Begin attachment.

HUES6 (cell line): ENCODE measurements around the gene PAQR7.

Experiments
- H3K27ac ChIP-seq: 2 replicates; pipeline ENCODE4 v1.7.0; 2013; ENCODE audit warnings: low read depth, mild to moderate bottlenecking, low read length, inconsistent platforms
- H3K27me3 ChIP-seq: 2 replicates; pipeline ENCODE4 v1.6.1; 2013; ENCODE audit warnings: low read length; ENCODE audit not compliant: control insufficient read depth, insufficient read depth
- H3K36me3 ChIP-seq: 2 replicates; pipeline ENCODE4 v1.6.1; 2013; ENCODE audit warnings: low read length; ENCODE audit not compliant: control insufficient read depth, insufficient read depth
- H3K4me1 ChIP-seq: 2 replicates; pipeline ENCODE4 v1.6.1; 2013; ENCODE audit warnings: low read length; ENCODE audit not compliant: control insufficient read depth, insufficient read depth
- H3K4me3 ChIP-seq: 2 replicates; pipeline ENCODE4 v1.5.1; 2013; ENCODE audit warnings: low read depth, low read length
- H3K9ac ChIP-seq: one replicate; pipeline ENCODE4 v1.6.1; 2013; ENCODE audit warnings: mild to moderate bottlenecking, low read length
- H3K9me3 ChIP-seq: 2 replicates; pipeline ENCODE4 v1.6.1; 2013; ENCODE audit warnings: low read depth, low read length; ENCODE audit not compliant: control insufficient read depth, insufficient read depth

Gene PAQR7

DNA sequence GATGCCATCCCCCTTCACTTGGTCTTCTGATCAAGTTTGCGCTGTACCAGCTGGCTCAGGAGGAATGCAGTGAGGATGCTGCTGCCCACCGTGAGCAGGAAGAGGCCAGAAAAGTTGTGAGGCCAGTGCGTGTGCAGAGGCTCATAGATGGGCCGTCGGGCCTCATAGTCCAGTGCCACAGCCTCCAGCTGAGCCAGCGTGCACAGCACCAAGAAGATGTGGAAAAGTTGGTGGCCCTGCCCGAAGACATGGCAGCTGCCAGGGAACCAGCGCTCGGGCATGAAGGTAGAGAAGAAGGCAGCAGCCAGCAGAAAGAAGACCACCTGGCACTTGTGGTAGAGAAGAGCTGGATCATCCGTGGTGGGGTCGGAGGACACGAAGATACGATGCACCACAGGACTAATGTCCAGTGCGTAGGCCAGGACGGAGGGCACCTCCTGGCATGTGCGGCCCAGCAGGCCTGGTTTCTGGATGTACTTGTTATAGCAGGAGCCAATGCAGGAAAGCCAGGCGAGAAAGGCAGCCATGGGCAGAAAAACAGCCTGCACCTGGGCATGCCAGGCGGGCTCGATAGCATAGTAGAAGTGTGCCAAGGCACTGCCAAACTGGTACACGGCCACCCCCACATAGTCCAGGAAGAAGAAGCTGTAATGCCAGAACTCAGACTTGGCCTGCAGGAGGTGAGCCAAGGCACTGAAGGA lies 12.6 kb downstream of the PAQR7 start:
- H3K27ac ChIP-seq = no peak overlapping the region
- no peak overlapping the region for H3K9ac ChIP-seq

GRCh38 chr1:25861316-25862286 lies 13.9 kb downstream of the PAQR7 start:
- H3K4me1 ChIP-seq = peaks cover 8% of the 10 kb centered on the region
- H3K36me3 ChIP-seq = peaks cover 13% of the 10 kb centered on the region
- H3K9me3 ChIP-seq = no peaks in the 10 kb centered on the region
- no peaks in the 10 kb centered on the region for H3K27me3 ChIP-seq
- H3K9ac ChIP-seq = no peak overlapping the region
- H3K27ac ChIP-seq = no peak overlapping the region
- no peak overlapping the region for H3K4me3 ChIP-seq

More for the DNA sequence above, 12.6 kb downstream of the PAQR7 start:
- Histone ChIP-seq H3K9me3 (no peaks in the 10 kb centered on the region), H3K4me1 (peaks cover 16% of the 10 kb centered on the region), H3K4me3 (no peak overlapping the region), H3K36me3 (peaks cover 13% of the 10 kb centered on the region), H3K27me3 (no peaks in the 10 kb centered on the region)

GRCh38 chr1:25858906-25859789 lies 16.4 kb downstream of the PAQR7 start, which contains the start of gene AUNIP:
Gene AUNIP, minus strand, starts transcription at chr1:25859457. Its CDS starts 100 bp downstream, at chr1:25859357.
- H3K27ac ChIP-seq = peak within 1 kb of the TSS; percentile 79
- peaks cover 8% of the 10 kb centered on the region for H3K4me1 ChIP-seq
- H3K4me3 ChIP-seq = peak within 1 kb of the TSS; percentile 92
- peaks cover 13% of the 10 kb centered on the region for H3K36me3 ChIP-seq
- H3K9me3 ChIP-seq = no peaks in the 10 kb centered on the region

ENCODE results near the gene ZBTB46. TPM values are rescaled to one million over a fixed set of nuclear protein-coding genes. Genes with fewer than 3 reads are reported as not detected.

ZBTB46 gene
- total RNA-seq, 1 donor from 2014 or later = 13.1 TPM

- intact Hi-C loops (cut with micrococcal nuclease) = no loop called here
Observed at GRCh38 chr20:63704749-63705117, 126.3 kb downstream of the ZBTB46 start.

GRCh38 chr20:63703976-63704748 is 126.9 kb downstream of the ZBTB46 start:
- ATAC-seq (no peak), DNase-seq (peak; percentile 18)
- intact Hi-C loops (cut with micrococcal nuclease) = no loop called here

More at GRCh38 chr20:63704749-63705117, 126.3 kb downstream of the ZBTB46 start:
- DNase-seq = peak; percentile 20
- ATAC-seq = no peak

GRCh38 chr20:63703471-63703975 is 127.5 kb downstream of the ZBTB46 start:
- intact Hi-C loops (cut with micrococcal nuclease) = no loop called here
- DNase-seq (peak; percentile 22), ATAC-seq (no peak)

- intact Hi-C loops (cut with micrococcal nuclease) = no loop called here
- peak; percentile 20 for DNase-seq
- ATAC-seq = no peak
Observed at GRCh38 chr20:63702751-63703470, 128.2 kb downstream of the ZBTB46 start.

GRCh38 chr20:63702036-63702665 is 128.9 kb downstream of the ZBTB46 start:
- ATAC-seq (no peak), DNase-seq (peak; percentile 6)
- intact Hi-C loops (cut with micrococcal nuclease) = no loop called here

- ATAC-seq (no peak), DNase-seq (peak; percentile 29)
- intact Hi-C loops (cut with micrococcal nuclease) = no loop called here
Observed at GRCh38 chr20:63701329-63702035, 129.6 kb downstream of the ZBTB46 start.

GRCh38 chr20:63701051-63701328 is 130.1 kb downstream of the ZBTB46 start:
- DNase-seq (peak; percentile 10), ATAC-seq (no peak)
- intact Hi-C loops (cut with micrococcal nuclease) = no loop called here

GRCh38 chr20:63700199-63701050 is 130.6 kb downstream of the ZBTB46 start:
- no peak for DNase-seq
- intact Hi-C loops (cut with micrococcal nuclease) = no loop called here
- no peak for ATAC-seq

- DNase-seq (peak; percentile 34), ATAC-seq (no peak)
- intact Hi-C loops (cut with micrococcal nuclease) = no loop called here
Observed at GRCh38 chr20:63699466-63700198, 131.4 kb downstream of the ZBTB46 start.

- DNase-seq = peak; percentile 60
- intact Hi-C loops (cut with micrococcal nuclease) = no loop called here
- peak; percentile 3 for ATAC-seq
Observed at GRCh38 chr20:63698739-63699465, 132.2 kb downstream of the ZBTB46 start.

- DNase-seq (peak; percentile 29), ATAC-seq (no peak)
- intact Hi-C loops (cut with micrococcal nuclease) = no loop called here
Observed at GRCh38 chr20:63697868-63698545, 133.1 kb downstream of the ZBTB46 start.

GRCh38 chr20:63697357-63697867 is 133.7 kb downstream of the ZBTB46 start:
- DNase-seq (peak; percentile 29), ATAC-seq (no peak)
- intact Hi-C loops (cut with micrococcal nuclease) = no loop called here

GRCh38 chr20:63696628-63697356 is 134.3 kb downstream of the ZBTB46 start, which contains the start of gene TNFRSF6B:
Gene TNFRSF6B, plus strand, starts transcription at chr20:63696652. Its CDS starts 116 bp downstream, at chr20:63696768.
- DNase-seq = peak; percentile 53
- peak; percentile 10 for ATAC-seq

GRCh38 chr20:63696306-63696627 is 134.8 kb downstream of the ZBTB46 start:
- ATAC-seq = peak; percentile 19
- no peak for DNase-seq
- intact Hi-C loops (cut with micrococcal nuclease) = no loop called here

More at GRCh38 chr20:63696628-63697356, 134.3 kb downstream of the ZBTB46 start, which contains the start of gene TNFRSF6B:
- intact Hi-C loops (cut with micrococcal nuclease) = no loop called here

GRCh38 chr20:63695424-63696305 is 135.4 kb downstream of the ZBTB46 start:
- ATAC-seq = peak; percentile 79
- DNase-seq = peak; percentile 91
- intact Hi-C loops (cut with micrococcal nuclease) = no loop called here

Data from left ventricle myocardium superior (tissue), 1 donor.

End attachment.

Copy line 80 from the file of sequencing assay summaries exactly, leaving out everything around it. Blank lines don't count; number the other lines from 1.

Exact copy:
- ATAC-seq = peak; percentile 19